As I navigate a year of 366 movies, I am trying to go to as many uncharted areas as I can. I like to think of myself as a film buff, but I realize more and more how many gaps I have. One of those is that I have never seen a Woody Allen movie. I’ve heard a lot about his films, but I have failed to see any of them. While at the Red Box this evening with my wife she saw Emma Stone on the cover of Irrational Man, which has a 6.7 out of 10 stars on IMDB and only 42% on Rotten Tomatoes, when I pointed out the man was Joaquin Phoenix she was in, thus my first Woody Allen film founds its way into my PS3.
Joaquin Phoenix plays Abe, a philosophy professor who is struggling to find anything good in life, who meets Jill (Emma Stone), a student in his class, and she immediately takes a liking to her professor. Rita, played by Parker Posey, is a colleague who is desperately trying to start an affair with Abe forms the second point of the love triangle. Abe is initially not interested in romance with either Jill or Rita as his lack of interest in life makes everything, including love, bleak and pointless. His decision to take action to help a complete stranger in a very irrational way fills him with a passion he’d been looking for and his life appears to change for the better.
While I’ve never seen a Woody Allen, I’m familiar with his older man-younger women cliché. I found the twist in the plot of this film to be very intriguing, but I’ll refrain from spoiling it. The choice to have both Jill and Abe narrate different moments of the film was interesting as it makes it hard to tell whose story we are truly watching. I really enjoyed Abe as a character as I think myself the philosopher and he had some very memorable quotes. “Much of philosophy is verbal masturbation,” and “Anxiety is the dizziness of freedom,” were two of my favorite lines that are very early in the introduction of his character. The cynicism the character oozes is great and Joaquin delivers another excellent performance.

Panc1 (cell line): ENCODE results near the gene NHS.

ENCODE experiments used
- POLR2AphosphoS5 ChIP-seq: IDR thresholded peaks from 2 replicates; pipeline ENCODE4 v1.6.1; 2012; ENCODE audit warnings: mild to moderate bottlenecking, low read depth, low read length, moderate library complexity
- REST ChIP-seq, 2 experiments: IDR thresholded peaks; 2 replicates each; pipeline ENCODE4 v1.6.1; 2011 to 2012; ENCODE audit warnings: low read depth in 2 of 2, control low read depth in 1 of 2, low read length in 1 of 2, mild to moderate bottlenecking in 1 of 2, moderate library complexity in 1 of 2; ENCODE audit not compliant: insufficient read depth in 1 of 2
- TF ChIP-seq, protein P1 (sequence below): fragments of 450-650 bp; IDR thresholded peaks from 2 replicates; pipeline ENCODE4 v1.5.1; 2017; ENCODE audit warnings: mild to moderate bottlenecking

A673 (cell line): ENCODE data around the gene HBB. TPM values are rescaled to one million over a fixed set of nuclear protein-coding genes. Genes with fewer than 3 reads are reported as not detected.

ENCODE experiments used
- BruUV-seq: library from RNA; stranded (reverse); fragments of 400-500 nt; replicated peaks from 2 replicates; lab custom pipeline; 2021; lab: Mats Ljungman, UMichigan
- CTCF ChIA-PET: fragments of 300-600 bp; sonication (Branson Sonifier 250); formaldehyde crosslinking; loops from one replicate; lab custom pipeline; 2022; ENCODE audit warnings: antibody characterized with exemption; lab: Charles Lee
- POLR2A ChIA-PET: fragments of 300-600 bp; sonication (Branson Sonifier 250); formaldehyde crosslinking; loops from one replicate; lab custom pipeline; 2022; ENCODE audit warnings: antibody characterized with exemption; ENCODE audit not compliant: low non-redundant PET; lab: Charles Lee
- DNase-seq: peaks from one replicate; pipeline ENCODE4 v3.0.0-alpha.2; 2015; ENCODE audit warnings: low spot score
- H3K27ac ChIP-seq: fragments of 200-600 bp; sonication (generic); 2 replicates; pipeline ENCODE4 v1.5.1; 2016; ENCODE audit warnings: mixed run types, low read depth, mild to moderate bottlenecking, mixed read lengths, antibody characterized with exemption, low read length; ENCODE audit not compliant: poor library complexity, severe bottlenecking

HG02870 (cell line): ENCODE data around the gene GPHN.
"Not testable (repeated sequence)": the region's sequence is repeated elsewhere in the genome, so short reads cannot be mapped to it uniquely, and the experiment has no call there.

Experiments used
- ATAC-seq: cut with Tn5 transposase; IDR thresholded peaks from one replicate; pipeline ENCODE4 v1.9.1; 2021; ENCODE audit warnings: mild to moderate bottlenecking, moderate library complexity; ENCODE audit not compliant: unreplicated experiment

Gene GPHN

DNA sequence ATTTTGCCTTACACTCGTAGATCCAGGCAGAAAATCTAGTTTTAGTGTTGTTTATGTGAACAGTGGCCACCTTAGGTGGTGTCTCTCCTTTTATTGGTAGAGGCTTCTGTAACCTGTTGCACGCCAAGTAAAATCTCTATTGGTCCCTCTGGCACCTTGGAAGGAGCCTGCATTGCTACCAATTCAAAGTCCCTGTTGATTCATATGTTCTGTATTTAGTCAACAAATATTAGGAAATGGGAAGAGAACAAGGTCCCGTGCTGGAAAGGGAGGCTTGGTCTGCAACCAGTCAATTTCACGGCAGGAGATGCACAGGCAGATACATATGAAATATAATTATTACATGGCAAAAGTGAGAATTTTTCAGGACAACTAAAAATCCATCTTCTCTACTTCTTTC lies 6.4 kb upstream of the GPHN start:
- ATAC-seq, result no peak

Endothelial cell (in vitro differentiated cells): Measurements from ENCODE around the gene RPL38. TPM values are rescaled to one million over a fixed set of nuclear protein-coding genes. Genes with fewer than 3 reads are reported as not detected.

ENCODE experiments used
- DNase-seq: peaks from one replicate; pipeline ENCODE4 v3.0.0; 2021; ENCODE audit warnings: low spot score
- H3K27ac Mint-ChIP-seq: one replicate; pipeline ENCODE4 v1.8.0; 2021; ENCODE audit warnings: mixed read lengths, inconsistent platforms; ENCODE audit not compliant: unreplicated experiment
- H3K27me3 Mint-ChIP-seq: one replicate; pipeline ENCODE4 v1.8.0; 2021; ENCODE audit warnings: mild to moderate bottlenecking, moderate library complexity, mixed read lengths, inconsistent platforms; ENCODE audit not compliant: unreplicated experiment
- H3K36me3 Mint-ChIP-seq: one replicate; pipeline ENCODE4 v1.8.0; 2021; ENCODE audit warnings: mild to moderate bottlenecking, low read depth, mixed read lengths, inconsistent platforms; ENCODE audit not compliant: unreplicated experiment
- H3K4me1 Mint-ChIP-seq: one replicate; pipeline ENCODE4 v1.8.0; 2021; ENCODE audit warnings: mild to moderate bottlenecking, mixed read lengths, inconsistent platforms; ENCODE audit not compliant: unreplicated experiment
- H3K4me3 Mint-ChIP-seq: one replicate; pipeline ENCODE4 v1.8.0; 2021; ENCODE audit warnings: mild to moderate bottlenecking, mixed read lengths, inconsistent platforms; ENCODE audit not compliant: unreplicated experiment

There is a scene early on where a group of college kids are explaining Russian Roulette while holding a revolver, but they are speaking hypothetically. Without hesitation, Abe grabs the gun, spins the revolver, puts it to his head, and pulls the trigger. Nothing happens and the kids freak out that their teacher just did that. Abe states let’s try 50/50 odds and repeats the first steps but pulls the trigger three times before Jill gets to him and pulls the gun away. This sets up how disinterested the character is and how much he
has nothing to lose. Jill sets out to try and prove him wrong, but he initially refuses her advances.
While it seems this is not one of the beloved Woody Allen films, I really enjoyed its overall premise. The philosophical take on the meaning of life, the duality of the decision that makes Abe want to live again, and the writing of the film are all very enjoyable. I will definitely be seeking out the other films that I’ve heard so much positive feedback about. I give Irrational Man 7 out of 10 existential crises.